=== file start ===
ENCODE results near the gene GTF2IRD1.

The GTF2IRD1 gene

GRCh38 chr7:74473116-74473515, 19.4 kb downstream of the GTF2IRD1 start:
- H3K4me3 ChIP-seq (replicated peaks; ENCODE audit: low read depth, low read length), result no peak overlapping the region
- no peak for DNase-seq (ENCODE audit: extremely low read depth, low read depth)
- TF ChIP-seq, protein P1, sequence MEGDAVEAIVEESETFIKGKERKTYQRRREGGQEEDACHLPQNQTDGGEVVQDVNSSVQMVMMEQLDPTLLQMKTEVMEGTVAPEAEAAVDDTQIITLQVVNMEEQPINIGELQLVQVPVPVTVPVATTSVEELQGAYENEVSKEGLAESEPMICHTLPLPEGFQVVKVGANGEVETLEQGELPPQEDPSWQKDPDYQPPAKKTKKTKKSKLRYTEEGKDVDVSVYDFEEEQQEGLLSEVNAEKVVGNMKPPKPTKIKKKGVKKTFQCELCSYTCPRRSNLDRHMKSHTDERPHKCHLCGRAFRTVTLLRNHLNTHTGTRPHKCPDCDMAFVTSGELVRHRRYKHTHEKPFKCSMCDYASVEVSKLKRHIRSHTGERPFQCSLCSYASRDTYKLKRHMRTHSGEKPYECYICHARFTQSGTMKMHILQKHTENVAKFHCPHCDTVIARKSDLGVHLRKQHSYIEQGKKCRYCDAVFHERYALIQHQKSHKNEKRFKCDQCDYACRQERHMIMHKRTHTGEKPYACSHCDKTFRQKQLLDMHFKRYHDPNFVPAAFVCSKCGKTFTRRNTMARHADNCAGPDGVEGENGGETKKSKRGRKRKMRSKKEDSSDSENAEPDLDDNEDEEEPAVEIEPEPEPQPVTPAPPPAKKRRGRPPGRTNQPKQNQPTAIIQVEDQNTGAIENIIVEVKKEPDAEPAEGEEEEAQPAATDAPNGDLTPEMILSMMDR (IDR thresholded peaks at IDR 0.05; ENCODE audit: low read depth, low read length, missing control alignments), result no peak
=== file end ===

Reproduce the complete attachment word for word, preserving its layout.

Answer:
ENCODE results near the gene GTF2IRD1.

The GTF2IRD1 gene

GRCh38 chr7:74473116-74473515, 19.4 kb downstream of the GTF2IRD1 start:
- H3K4me3 ChIP-seq (replicated peaks; ENCODE audit: low read depth, low read length), result no peak overlapping the region
- no peak for DNase-seq (ENCODE audit: extremely low read depth, low read depth)
- TF ChIP-seq, protein P1, sequence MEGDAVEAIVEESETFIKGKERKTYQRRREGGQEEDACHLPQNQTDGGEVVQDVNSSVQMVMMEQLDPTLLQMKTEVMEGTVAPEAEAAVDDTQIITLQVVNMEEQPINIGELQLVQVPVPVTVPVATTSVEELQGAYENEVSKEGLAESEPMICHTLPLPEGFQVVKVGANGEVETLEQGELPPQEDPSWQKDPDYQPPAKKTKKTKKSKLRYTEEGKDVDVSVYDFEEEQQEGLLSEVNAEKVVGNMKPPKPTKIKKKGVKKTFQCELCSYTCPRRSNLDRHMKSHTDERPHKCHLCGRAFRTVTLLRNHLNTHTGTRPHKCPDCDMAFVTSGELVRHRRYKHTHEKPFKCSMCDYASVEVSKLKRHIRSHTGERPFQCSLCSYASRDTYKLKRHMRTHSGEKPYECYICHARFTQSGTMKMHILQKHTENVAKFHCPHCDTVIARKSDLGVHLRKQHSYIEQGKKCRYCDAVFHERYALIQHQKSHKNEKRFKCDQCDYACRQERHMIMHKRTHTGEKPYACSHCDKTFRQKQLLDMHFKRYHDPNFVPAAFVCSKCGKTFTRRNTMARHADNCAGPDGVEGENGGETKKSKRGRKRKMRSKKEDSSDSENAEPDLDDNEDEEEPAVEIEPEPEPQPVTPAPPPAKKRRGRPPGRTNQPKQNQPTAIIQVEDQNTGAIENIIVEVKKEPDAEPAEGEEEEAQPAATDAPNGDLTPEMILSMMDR (IDR thresholded peaks at IDR 0.05; ENCODE audit: low read depth, low read length, missing control alignments), result no peak